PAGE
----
Paris en Printemps


As a former resident, I found showing a friend around the famous city to be the perfect Parisian visit. In just three nights we were able to cover most of the city and enjoy the wonderful colours and warmth of spring.

Arriving in the afternoon gave us the whole evening to walk around. We made our way to the Champs Elysées, an ideal place to start an evening stroll around the city. From there, we circled around Faubourg St Honoré, an interesting place for those studying I.R. as it is the home to the British and American Embassies as well as to the French presidential palace. We did get in trouble there for taking a photo though, so if you do visit refrain from photographing the residencies. Following that little encounter with the French police, we walked past the Concorde and arrived at the picturesque Alexander Bridge, a perfect place to get a picture with the Seine and the Eiffel Tower. We crossed the bridge and made our way towards the Invalides building where Napoléon rests, mummified inside five caskets. Our monument walk ended by the Eiffel Tower, where the sparkling monument and a carrousel ride greeted us. The night ended with an amazing creme brulée and a bottle of wine at a non-tourist restaurant (they tend to be cheaper and better).

Paris is a city that does indeed sleep; to make the most of a visit it is best to get up early as shops and museums will close at around six, and bars close quite early as well. We seized the day and started out in the magnificent Musée D’Orsay. Most visitors tend to go to the Louvre, but this museum can be just as enjoyable; the Louvre may be the home to the Mona Lisa but the most famous impressionist paintings reside in the D’Orsay.

After the museum we lunched at L’Esmeralda on Avenue Victor Hugo. A great French lunch is steak frites (literally steak and fries) with some nice wine. We spent the afternoon in the Latin Quarter. We admired the Notre Dame, an essential tourist spot. We then made a quick stop, just across the Notre Dame, in the English bookstore Shakespeare and Co., where bibliophiles can spend hours. From there on we ventured to the gorgeous Jardin de Luxembourg, a lovely place to visit in the spring, relaxing in an area where you can lie on the grass. We snacked on crepes in the Latin Quarter, the best food for people in a hurry.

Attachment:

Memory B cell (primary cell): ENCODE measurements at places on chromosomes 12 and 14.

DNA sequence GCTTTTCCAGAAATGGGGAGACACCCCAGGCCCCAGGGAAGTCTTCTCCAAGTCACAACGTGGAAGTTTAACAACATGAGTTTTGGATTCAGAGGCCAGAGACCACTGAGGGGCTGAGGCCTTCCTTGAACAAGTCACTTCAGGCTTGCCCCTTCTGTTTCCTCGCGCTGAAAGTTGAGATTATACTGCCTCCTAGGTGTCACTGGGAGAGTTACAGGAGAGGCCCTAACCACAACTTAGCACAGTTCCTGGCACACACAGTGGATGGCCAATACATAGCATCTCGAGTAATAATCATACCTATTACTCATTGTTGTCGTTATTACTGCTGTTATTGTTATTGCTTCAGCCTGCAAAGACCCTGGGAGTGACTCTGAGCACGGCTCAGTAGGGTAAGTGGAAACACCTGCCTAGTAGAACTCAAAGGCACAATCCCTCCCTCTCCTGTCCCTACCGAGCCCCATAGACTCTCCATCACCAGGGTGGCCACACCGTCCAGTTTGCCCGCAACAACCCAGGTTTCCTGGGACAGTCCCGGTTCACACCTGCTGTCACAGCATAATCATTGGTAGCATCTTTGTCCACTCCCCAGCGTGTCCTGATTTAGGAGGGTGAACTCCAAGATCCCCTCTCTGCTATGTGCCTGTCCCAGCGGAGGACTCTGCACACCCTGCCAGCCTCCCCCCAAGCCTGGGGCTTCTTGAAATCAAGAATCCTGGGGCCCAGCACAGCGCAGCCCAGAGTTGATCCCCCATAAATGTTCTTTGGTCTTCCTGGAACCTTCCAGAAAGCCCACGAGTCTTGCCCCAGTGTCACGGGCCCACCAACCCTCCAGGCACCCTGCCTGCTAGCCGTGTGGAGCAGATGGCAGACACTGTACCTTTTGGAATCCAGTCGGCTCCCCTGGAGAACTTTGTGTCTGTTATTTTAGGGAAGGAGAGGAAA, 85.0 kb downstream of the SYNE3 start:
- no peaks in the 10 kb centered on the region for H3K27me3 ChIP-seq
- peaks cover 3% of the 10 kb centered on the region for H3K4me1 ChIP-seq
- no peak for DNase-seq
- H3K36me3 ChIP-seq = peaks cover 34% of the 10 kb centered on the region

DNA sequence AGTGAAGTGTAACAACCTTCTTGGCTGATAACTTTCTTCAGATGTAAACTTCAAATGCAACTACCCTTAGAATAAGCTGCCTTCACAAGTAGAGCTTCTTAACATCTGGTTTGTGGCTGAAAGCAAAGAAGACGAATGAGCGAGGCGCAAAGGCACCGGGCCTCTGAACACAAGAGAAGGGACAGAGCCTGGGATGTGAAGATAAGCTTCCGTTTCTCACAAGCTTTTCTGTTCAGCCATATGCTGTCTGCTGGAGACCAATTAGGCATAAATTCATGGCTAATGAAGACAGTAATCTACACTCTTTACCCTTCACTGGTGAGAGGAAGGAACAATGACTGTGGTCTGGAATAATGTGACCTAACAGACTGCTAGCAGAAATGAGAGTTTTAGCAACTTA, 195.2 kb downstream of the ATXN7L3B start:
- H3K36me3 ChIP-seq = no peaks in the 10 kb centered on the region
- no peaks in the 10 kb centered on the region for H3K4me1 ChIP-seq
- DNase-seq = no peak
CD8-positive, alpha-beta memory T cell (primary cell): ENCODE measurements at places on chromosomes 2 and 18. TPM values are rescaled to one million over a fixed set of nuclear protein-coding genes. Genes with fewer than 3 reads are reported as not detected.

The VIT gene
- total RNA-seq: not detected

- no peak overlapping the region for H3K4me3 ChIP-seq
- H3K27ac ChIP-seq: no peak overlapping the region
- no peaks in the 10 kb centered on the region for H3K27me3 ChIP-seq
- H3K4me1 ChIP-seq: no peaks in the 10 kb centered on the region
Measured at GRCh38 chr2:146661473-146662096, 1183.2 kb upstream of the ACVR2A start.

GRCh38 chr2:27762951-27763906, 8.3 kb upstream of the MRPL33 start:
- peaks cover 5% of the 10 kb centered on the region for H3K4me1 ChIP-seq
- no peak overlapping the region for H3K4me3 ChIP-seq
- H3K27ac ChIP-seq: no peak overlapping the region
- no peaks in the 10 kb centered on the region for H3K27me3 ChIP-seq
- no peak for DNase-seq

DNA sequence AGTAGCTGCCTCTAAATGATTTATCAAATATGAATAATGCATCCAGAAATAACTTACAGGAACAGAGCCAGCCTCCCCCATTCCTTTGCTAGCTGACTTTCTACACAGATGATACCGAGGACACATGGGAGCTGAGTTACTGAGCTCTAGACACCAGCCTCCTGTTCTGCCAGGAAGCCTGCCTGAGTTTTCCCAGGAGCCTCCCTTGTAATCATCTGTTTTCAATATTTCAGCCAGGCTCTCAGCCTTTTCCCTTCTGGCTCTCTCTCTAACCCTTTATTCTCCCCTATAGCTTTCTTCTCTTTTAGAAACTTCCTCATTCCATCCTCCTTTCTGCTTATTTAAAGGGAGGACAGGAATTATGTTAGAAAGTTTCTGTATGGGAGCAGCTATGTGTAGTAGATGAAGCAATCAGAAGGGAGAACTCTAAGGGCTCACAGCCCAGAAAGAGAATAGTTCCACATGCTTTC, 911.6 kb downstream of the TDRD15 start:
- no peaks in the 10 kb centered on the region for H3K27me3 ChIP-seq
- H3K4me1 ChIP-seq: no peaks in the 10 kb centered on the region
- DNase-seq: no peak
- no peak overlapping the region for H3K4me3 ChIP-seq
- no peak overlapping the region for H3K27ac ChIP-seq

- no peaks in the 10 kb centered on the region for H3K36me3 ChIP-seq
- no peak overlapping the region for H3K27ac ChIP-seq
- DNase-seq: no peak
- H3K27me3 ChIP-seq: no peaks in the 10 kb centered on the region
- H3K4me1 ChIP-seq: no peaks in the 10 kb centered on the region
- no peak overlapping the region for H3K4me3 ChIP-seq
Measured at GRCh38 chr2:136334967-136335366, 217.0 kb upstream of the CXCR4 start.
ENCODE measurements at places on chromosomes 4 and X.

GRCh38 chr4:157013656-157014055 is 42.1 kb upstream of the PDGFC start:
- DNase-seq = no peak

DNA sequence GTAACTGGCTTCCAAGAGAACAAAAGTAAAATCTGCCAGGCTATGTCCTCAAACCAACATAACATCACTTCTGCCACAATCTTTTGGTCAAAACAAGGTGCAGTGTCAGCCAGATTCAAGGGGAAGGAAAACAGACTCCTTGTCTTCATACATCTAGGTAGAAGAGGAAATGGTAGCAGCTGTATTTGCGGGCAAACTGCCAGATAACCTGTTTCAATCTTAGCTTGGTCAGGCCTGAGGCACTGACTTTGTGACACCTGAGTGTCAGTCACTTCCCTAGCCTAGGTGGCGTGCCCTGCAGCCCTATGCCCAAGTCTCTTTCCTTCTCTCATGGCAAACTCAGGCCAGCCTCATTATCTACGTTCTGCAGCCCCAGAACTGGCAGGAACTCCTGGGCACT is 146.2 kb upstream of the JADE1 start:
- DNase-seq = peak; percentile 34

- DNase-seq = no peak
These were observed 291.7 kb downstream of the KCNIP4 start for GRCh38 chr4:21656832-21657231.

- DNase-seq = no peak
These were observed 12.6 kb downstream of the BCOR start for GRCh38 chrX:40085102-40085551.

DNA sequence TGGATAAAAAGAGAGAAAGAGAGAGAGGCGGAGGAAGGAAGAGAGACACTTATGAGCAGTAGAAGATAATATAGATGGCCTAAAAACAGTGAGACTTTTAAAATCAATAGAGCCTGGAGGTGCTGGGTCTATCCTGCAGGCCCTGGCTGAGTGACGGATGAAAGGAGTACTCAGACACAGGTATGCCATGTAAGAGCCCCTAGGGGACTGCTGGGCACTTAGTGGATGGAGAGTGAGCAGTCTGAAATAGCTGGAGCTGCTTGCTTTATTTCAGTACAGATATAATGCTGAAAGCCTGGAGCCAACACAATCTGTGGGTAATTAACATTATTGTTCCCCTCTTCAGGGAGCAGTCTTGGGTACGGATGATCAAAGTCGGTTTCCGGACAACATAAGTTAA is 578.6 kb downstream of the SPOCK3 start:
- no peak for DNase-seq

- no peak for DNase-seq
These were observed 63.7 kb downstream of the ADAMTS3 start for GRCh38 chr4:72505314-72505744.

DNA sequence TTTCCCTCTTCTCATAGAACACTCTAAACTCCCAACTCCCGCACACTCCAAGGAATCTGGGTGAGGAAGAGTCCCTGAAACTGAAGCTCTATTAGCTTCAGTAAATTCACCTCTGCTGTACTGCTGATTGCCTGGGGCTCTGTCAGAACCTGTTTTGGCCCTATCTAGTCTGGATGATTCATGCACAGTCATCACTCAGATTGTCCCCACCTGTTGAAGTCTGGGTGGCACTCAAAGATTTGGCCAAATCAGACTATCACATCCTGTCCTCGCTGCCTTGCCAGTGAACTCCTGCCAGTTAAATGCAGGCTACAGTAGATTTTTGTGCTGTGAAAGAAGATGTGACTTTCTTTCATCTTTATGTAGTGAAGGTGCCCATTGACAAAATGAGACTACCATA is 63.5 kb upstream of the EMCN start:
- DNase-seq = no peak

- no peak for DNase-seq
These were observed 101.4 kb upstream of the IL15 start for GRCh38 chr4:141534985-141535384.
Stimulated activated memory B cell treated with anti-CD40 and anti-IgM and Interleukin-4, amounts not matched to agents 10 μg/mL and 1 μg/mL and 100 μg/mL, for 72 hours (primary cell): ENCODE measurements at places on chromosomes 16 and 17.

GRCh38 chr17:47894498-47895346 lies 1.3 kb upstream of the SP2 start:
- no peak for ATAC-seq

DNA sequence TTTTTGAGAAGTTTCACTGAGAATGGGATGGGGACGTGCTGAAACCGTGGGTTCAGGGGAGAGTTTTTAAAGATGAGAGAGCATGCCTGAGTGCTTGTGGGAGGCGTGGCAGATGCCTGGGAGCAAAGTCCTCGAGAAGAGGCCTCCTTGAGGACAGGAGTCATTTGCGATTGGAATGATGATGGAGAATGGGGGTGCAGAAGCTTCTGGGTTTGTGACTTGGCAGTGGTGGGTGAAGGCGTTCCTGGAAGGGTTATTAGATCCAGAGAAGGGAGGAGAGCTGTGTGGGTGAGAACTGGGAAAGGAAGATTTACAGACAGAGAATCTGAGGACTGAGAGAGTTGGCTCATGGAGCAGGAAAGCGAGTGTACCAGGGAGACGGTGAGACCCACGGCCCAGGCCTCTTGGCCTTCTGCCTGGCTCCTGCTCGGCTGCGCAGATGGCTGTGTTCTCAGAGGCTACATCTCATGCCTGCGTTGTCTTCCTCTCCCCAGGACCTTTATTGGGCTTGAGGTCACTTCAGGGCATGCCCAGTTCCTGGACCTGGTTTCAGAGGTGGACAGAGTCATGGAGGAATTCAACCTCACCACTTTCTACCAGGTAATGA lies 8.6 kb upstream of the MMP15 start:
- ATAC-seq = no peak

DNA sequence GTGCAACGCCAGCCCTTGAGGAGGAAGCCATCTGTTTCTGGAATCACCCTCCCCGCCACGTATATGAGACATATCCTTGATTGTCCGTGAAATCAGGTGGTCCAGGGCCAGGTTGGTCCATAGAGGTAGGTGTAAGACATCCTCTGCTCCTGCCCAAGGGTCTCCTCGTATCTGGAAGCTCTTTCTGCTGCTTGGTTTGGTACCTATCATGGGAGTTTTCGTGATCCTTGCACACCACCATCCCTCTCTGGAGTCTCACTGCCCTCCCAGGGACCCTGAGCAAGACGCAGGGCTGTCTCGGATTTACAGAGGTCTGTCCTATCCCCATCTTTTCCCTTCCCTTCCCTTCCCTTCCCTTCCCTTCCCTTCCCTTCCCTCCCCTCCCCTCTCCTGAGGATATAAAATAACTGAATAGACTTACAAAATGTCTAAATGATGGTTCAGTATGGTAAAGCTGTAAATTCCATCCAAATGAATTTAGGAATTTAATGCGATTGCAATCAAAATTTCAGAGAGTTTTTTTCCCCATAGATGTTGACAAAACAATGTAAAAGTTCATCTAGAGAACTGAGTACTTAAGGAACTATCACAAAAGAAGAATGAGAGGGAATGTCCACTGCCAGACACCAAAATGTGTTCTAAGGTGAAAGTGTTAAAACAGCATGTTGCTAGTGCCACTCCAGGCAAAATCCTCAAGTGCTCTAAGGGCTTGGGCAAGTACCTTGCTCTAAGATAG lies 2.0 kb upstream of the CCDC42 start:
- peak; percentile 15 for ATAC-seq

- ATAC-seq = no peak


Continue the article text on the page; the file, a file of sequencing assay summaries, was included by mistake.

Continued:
The next day we made our way to the Montmartre to see the Sacré Coeur, a personal favourite. Visiting the Sacré Coeur is in many ways more enjoyable than visiting the Notre Dame. The long queue in front of the Notre Dame is no fun, the church is crowded and loud once you get in and in many ways too magnificent to enjoy in one visit. The Sacré Coeur is much less busy, and there was no queue outside when we arrived. A wonderful smell of candles and almost complete silence greets the visitor. The church is at the highest point of the city, providing a spectacular view. We went with the flow from there on, grabbed some lunch and ended up in the Tuileries Garden. We walked up the Champs Elysées from there and climbed the 250 steps of the Arc de Triomphe for a panorama view of the city. The Arc de Triomphe is a good alternative to the Eiffel tower; the view is almost as good, there is no queue and it is much cheaper. We dined in and then took a midnight stroll to the Eiffel Tower to say good-bye to the city.

I love Paris in the spring time, the weather is good and the city is not too crowded. I highly recommend it for a student break. The Arc de Triomphe and many museums are free of charge for 18-25 year-old EU students, so be sure to bring your student ID card along when you visit.


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